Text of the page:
What does Anne write in her first message? ›

Mr Keesing asked her to write an essay on the topic 'A Chatterbox' as punishment. In the essay, she accepted the drawbacks of being talkative but argued that it was in her genes, as her mother was also very talkative. It was difficult to give up the habit and it was also a student's trait.

What language did Anne Frank wrote in? ›

In which language does Anne write? Anne wrote in Dutch. On occasion, she used German or English words. The diary Anne receives for her 13th birthday.

Was Anne Frank right when she said? ›

No, Anne wasn't right when she said that the world wouldn't be interested in the musings of a thirteen-year-old girl. Later her diary was published under the name 'The Diary of a young girl'. It was translated from its original Dutch into many languages and it became one of the world's most-read books.

What are the best words to describe Anne Frank? ›

13 year-old girl, ages to 15, warm, witty, intelligent, charming, self-aware, sensitive, often impatient, sometimes a know-it-all, open, determined, easily hurt, spirited, hopeful, fun-loving, desperate, with all the longings, expectations and attitudes that adolescence brings.

Why does Anne keep a diary 100 words? ›

Anne believed that she does not have any close and true friends whom she can confide in. Though she had friends, she was never able to truly open up about her feelings with them. So she decided to confide all her thoughts and innermost feelings to her diary instead.

What lesson did Anne Frank teach us? ›

Anne Frank's diary taught that we don't really need all the stuff that we think we really "need", like a TV, or a smartphone. Anne Frank learned how to enjoy even the smallest bits of life, like the sun, or the sound of birds, a sound that I particularly have found quite annoying.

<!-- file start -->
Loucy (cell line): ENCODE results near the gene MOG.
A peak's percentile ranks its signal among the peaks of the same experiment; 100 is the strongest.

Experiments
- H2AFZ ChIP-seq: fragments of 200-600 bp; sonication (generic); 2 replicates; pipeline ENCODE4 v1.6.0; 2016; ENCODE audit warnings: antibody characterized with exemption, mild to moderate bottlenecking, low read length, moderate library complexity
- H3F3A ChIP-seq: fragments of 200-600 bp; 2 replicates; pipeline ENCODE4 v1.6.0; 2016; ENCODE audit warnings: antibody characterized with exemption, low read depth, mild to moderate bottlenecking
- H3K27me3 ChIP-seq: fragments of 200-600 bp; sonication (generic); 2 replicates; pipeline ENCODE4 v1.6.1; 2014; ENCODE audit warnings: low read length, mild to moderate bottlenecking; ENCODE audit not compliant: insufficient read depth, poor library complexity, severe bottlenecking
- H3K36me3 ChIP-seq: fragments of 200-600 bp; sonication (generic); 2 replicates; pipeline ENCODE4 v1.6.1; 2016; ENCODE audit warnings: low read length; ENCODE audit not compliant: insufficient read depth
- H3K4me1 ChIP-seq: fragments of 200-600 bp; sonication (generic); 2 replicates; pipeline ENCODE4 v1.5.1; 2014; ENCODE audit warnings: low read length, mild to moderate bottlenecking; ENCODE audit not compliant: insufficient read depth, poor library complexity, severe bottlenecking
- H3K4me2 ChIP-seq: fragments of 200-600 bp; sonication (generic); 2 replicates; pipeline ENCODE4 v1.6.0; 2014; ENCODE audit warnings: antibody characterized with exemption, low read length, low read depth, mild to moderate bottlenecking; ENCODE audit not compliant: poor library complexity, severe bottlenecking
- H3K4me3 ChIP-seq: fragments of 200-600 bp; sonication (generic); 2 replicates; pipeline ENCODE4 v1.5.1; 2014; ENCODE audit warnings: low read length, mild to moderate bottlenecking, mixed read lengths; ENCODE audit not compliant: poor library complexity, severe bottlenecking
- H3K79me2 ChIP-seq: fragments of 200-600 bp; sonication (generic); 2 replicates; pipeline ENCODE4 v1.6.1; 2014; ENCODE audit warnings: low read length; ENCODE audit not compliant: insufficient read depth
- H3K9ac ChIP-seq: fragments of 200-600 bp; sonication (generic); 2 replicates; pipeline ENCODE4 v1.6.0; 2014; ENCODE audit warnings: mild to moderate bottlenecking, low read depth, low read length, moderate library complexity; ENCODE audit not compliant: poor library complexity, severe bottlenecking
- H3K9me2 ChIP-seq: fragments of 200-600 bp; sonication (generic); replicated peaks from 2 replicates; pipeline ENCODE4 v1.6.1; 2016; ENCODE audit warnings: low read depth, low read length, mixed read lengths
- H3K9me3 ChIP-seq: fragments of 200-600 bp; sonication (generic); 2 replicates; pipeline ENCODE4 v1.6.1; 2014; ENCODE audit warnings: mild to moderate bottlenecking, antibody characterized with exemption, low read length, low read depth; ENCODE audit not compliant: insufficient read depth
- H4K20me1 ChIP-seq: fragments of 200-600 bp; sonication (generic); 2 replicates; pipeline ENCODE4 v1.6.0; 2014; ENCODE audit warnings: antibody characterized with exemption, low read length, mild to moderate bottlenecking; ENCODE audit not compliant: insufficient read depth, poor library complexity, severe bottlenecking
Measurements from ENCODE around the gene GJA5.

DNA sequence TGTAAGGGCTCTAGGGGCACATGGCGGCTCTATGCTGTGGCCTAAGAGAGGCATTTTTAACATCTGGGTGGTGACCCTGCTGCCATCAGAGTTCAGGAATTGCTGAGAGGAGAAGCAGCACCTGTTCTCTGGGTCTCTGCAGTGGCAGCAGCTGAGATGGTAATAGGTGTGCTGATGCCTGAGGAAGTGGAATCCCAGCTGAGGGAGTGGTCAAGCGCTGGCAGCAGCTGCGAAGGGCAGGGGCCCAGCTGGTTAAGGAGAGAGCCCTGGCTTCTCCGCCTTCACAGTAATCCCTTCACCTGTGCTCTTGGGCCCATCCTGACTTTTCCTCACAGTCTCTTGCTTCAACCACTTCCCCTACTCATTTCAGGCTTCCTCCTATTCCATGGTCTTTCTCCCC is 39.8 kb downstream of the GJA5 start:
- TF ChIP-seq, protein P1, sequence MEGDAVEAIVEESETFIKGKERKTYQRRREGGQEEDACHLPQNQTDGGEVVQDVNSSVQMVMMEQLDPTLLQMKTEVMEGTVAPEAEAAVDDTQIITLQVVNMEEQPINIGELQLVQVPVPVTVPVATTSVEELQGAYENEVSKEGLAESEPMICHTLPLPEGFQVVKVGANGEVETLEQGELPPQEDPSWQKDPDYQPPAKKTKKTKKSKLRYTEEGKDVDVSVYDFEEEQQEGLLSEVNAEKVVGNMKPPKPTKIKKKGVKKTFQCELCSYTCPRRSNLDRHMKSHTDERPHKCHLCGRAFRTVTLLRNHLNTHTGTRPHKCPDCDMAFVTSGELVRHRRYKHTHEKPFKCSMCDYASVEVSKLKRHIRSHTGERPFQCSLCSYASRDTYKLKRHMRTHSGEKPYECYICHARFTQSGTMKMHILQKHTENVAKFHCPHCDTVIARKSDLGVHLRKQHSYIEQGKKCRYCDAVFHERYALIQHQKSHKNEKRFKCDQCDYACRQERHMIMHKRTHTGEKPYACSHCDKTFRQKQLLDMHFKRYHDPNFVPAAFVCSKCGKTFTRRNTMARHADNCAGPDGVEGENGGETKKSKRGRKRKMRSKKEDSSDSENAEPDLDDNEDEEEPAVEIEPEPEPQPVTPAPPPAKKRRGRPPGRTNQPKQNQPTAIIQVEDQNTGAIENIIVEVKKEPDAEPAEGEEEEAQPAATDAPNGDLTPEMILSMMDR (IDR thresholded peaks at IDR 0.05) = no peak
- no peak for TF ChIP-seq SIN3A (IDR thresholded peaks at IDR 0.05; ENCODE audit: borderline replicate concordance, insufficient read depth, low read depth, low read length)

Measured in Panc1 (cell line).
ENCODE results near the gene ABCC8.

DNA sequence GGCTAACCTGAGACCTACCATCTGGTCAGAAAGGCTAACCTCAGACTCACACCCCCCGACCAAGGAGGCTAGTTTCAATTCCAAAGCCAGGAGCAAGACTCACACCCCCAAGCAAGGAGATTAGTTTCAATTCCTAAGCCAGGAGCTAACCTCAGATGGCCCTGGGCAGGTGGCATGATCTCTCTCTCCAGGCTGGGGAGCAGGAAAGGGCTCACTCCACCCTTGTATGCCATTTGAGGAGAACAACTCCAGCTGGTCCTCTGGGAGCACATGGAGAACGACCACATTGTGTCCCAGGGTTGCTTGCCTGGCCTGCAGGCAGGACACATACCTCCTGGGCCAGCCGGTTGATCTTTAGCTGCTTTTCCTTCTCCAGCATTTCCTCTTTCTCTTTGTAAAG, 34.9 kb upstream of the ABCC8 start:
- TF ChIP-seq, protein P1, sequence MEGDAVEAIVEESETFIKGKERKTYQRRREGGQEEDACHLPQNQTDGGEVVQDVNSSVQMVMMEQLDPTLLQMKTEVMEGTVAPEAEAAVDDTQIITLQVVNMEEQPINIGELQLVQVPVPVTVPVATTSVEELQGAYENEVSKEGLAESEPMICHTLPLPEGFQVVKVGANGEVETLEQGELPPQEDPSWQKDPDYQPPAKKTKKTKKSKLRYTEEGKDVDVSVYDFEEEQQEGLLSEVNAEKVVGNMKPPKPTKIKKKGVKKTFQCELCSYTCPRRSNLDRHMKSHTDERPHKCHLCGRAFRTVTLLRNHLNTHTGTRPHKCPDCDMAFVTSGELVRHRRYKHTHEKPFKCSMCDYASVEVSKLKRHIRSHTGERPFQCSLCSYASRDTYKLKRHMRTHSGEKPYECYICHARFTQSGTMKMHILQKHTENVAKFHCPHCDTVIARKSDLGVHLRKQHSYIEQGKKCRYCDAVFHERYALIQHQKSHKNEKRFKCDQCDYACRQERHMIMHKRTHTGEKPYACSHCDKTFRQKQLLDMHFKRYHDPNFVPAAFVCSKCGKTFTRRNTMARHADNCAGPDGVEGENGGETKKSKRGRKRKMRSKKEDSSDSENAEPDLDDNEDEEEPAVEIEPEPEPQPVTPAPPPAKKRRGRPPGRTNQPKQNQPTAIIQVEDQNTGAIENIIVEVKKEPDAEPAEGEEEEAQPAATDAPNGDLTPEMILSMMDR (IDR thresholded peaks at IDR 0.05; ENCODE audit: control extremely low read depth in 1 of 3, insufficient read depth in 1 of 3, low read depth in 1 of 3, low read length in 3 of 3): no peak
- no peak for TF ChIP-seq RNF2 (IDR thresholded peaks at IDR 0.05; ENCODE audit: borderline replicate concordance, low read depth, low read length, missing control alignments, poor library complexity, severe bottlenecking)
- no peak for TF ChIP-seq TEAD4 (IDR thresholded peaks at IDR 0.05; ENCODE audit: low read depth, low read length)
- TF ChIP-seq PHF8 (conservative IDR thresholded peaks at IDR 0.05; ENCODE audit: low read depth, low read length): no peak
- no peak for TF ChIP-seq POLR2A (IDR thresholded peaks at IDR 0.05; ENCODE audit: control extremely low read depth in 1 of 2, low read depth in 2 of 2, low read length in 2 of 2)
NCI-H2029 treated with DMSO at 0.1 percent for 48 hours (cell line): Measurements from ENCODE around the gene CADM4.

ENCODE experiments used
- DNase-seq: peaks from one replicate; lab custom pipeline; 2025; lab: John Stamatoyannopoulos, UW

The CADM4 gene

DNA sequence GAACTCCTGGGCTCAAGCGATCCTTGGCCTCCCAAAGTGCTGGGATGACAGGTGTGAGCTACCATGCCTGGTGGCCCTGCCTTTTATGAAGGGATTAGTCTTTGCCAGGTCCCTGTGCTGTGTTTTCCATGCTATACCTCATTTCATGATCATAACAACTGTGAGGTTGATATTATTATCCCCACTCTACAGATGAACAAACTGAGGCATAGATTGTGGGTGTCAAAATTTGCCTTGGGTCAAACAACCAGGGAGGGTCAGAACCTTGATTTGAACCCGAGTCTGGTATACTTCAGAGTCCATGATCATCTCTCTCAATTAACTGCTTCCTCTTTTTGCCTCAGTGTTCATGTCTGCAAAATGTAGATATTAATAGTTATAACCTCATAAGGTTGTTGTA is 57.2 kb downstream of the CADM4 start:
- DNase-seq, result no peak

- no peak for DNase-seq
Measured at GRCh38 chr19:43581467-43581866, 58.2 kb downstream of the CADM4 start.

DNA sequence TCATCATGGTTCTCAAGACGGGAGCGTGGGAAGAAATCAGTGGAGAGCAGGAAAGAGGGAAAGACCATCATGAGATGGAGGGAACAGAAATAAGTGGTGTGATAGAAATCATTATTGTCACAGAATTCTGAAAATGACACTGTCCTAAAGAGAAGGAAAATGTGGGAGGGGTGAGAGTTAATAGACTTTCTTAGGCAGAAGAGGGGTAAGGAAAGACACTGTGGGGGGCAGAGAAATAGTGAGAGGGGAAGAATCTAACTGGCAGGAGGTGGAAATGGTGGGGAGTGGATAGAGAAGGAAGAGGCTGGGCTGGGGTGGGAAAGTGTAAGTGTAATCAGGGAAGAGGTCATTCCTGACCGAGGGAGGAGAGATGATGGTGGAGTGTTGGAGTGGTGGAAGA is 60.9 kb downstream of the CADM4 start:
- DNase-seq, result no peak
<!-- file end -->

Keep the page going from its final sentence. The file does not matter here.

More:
What is an important Anne of Green Gables quote? ›

The 10 Best Anne Shirley Quotes- Memorable Moments From Everyone's Favorite Red Headed Heroine
  • "Which would you rather be… divinely beautiful or dazzlingly clever or angelically good?” ...
  • “I can't eat. ...
  • “A bosom friend. ...
  • “I can't help flying up on the wings of anticipation. ...
  • “There's always another bend in the road.”
Dec 14, 2021

Who was Anne's favorite boyfriend? ›

His name was Peter Schiff, he was almost three years her senior, and it is clear from her diary that he was seldom out of her thoughts throughout her two years in hiding in the secret annexe behind her father's office.

What is the betrayal of Anne Frank blurb? ›

This thoughtful, provocative new book follows the Frank family and the four other beleaguered Jews hiding with them in the secret annex above Otto Frank's spice warehouse on Prinsengracht 263 in occupied Amsterdam. They were safe there for over two years, but one day someone betrayed them to the Nazis.

What was Anne Frank's dream? ›

In October 1942, 13-year-old Anne dreamt of a career as a film star in Hollywood. Two years later, her greatest wish was to publish a book about her time in hiding.

What color was Anne Frank's diary? ›

Just before the family went into hiding, Anne started writing in the red-checked diary she got for her thirteenth birthday on 12 June 1942.

Did Anne Frank have a cat? ›

Mentioned in her diary, The Diary of a Young Girl, Mouschi was a real cat who belonged to Peter, the teenage boy also in hiding with Anne. Anne Frank was forced to leave her own cat, Moortje, behind after the Nazi invasion.

Did Anne Frank have a bestfriend? ›